If the trilemma is solved, the permissioned and private networks (which often make use of consensus algorithms such as Proof of Authority and Practical Byzantine Fault Tolerance) will lose their added-value of being less resource intensive and more scalable, compared to permissionless systems. For enterprise-wide operating systems, open-source technologies like Linux have demonstrated how useful and dominating free and open software can be. Supercomputers and web servers are only two additional working examples of this success story.
4. UI will need to become the center of development.
Scalability and performance improvements will make the overall user experience better, but the user interface will remain a pain point for blockchain adoption that needs to be solved. Blockchain wallets will still encompass key management, and the irreversibility of transfers is something that customers might still be anxious about.
Third parties and centralized service providers have the advantage of being able to reverse transaction status and recover any lost piece of information, which makes them a safe haven for customers who might not want to be held responsible for all actions associated with their wallet. It remains to be seen whether this shift in responsibility can still meet market needs.
5. Greater value creation for the end user
Greater value will be created for the end user as development efforts move away from infrastructure to applications. We all know that consumers don’t care about how stuff works as long as it works. If developers start to focus on products that create value for end-users regardless of the how, then they’ll be better at answering the what. This goes back to the “infrastructure vs. application” thesis.
6. A handful of universal cash systems will arise
The large majority of cryptocurrencies developed and employed as a means of payment are likely to vanish. Bitcoin, although originally envisioned by Satoshi as a “P2P electronic cash system”, failed in doing so for some time now. Consequently, giving birth to a large number of forks and cryptocurrencies doing the same thing: competing on usability and scalability.
The trilemma being solved, Bitcoin could achieve its initially intended prophecy of becoming pure digital cash. The remaining currencies will be behind, primarily because of Bitcoin’s dominating network effects. Cryptocurrencies focusing on privacy and other specific features however, would still be in the race because of their differentiation in offerings.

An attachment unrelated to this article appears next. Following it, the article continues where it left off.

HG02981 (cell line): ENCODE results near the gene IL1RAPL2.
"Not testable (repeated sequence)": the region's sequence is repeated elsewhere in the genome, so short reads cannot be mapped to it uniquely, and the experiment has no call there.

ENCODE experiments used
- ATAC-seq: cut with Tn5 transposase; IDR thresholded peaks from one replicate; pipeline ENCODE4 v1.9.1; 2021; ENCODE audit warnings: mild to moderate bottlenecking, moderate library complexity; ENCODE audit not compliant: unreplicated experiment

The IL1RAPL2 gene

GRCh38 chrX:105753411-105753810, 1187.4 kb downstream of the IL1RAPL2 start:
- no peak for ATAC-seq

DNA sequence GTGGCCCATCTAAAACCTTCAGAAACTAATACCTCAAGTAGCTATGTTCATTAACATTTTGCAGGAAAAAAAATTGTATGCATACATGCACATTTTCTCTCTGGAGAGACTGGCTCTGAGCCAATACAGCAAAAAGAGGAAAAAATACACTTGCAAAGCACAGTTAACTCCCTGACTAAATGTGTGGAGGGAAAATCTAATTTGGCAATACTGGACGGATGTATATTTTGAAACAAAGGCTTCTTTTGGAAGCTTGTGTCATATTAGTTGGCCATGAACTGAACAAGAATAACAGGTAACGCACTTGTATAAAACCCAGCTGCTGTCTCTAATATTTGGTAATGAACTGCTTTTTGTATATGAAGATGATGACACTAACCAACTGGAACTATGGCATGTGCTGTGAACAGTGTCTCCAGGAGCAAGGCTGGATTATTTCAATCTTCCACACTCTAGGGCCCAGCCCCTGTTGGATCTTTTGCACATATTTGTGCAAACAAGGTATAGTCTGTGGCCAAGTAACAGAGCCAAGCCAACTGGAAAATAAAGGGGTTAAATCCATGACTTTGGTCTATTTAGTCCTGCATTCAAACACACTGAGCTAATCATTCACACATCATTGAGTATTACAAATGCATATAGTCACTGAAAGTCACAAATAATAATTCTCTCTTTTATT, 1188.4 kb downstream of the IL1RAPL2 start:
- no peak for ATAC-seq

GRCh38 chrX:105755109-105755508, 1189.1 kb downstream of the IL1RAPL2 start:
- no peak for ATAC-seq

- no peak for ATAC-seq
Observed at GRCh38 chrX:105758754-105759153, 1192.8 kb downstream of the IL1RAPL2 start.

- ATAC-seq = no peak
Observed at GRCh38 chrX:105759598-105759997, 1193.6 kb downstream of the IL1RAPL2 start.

7. The payment card industry and payment services providers could face unprecedented disruption.
In today’s payment market, the aforementioned players compete mainly on customer services (chargebacks, fraud prevention, etc.). While they can already manage high transaction throughput with ease, if the scalability issues of blockchains were solved, then the payment processor infrastructure capabilities would no longer be a USP. Merchants could opt for less pricey payment solutions, with, however, less protection for sellers and buyers.
8. The future of utility tokens remains unknown.
While solving the trilemma will lead to greater adoption of blockchain technologies, there is still no guarantee that utility tokens would take off. User interface constraints, along with the inherent risks associated with purchasing digital assets are barriers to adoption. Most internet-based services are currently free of payment. There is no guarantee that there would increased market traction for a token-based economy. Trilemma-free blockchains would rather give birth to the race for “killer ecosystems”.
Beyond Fueling Adoption
Solving the trilemma will help fuel blockchain adoption in many ways. I believe enterprises will be more at ease collaborating, public blockchains will triumph over private ones, lay users will have greater incentives to participate in decentralized systems, and that the payment industry will surely be fundamentally disrupted.
The question remains whether this will be enough for utility tokens and decentralized economies to rise, since important efforts in UI and UX will remain necessary, and their adoption requires a change in how users currently interact with internet-based services.
What do you think a post-trilemma future would look like? Feel free to leave a comment below with your thoughts and follow the NBT Thing Tank for future-facing articles. If you want to chat with Clément Bihorel on blockchain, he’ll be at the governance-focused Aracon conference in Berlin on Jan 29–30, 2019.